Write It On A Rock

Faith and Family
January 22nd, 2012

Breaking Family Patterns


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Though every family carries some dysfunction, I would certainly characterize my childhood as dysfunctional and chaotic.  It was plagued with my father’s alcoholism, witness of abuse in our home, divorce, and my mom’s mental illness.

I had accepted Christ as my Savior as a 5 year old, and Christ was always with me through the ups and downs.  My family’s church attendance was sporadic, but on one occasion, when I was 11 years old, our pastor talked about sins being passed down through families and generations.  He talked about how Christ can clean and change even our sinful patterns.  So on that day, I prayed a prayer that Jesus would allow me to break the patterns that had been carried down for generations, and give my family a legacy of faith.  I had a picture in my head of what that would look like.

Nineteen years later, I am amazed as I look at my family because He answered that prayer better than I could have imagined.  I’ve experienced the words of Psalms 40:1, “He lifted me out of the slimy pit, out of the mud and the mire; he set my feet on a rock and gave me a firm place to stand.  He put a new song in my mouth a hymn of praise to our God.”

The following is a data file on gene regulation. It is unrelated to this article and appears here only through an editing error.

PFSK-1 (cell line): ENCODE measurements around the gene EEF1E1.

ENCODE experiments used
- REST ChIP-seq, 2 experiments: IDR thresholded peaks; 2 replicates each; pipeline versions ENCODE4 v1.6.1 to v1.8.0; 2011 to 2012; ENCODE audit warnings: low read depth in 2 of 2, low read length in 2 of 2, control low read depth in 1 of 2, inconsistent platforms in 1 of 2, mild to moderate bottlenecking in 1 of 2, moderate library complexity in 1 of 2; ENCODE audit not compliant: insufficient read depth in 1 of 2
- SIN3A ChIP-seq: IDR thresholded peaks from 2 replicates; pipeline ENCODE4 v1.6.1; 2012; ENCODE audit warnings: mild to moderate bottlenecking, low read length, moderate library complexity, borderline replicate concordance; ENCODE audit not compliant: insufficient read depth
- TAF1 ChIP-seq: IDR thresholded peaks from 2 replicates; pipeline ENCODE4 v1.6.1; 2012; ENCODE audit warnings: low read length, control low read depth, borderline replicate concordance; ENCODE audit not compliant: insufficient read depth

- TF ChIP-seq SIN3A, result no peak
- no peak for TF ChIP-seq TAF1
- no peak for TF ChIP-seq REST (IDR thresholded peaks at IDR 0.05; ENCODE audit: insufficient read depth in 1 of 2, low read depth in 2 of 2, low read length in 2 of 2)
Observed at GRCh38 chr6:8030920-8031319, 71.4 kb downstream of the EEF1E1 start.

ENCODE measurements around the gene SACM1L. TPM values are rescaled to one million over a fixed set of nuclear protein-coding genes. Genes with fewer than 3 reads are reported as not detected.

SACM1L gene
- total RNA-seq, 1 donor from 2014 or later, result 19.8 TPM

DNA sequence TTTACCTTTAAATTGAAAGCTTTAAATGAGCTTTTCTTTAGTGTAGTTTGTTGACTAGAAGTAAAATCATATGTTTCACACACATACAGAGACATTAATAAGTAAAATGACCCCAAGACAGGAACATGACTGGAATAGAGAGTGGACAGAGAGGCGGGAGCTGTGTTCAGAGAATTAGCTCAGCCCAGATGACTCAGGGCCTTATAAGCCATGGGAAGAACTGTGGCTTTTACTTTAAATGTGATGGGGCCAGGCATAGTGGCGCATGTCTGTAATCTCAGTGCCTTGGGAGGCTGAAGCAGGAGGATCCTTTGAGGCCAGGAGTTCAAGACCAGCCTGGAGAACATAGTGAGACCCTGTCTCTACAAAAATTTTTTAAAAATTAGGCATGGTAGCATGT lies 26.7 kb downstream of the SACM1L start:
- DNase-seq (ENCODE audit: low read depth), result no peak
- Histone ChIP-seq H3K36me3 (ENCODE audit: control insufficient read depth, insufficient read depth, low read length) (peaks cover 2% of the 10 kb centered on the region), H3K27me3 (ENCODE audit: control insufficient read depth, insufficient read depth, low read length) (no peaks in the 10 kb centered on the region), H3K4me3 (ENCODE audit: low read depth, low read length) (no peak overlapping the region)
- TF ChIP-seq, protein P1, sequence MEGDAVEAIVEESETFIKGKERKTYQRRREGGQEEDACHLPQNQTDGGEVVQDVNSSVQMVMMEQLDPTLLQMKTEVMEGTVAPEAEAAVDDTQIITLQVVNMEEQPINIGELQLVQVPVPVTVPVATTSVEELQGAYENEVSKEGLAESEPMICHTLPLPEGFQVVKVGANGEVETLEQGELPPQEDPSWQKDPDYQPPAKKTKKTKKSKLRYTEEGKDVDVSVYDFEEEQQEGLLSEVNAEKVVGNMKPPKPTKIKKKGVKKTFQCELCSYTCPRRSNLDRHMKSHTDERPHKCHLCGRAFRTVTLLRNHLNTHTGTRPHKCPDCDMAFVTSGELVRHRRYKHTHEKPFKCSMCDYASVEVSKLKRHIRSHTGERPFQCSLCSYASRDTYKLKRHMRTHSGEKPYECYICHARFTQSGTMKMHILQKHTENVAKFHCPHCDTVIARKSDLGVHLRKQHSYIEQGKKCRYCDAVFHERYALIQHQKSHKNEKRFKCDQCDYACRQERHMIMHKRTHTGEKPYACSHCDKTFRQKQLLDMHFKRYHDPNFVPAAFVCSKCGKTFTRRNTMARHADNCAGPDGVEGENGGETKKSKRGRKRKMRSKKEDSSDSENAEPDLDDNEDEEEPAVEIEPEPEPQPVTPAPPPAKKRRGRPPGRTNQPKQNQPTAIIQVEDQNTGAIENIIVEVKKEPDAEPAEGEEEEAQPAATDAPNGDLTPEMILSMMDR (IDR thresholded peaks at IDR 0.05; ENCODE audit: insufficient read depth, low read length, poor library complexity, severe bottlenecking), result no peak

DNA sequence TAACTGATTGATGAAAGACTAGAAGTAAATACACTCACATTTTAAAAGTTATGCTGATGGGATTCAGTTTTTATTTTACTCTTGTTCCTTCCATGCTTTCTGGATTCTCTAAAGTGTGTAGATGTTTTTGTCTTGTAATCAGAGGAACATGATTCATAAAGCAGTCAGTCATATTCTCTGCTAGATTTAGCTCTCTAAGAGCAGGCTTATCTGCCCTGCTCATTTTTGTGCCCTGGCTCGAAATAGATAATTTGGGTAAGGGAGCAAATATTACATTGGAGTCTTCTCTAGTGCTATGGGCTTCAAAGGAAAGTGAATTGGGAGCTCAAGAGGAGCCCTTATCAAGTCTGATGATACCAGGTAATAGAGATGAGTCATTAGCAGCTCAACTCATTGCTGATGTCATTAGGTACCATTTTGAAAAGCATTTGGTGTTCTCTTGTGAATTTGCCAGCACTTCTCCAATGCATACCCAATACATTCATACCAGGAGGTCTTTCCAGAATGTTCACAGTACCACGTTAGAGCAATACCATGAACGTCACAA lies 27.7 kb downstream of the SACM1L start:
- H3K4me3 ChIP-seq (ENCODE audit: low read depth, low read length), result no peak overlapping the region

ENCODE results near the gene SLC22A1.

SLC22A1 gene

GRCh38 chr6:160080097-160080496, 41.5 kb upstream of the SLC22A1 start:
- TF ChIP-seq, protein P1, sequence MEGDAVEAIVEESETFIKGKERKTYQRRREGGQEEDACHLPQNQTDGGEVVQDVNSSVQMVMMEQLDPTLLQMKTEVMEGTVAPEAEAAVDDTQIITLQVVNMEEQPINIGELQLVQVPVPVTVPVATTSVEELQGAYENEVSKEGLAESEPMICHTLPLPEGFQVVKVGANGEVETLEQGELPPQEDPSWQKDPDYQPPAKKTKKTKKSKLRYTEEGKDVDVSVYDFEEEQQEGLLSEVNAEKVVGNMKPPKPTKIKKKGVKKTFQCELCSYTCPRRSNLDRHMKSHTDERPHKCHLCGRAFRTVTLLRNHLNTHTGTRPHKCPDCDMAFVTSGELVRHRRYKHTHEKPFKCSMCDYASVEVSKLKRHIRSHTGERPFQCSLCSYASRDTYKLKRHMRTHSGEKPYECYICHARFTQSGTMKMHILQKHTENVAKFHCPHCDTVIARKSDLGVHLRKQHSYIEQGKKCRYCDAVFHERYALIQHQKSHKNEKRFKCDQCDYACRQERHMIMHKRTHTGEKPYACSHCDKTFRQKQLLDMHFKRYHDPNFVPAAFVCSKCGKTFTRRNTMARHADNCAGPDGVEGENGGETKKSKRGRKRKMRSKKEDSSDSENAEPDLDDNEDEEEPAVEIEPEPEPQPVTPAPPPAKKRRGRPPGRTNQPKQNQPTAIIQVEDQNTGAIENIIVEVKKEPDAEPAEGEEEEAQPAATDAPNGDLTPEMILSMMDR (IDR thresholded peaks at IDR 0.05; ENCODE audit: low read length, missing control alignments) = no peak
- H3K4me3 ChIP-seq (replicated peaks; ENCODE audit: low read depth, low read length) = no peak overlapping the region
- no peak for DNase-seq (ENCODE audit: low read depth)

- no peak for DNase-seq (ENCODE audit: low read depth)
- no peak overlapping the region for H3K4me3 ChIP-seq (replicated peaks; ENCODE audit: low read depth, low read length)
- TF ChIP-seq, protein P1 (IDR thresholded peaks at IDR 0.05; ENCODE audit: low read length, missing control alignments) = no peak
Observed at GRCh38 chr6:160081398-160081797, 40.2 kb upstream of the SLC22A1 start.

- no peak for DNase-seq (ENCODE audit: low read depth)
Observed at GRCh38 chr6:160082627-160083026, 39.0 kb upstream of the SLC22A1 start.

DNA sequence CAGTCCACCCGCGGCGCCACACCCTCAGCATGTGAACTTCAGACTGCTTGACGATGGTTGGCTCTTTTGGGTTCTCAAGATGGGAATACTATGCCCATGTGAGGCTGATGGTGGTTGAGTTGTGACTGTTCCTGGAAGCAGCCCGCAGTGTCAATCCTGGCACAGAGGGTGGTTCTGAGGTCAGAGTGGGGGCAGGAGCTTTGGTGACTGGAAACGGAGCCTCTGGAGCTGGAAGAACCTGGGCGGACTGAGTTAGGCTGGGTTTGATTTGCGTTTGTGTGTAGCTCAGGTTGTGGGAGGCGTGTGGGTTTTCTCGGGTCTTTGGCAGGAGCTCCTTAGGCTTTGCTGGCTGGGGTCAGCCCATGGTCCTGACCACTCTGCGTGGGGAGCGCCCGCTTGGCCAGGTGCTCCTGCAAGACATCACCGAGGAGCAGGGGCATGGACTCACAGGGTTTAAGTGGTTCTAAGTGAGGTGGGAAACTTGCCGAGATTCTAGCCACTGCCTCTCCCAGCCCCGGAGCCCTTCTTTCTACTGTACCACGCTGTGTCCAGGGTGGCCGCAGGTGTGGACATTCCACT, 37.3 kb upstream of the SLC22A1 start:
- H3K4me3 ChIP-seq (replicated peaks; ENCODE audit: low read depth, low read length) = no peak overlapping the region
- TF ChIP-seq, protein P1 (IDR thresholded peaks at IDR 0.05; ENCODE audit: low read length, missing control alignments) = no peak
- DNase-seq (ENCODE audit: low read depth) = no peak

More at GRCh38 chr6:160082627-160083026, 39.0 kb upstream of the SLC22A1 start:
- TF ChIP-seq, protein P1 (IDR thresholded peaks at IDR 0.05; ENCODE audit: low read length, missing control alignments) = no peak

A few things that I’ve learned through my journey thus far:

  1. Jesus is the only able One who can overcome sinful family patterns because he lived a sinless life and took our sin. When we put our faith in what He did on the cross, he makes us new and clean, making us new people and starting the process of being changed every day. After I committed to Christ there were tempting situations that were very difficult to resist, but I had to obey his commandment in order to enjoy the blessing that would one day come through obedience to him.
  2. Forgiveness: Studies have shown that family members who hold a grudge or cut off another family member are more likely to repeat the same behaviors themselves or marry someone who does. It’s fascinating that we tend to do the very thing we hate in someone else. When we decide to let God deal with the sin of the party that we were so hurt by, we are releasing ourselves from the burden as well.
  3. It’s a process. There is always a pull toward what we are used to, but that is not always the best direction.  Even now as a mom I sense myself being drawn to parent our three kids with my mom’s parenting style: compassionate but overly permissive. I have to be intentional in developing the daily structure that I myself did not grow up with. I pray often, asking God for wisdom, reading Scripture and seeking wise counsel so that I can learn to discipline and instruct my children well.  It’s a daily process of relying on God.

It’s encouraging to know that God is the One who’ll ultimately break our family patterns.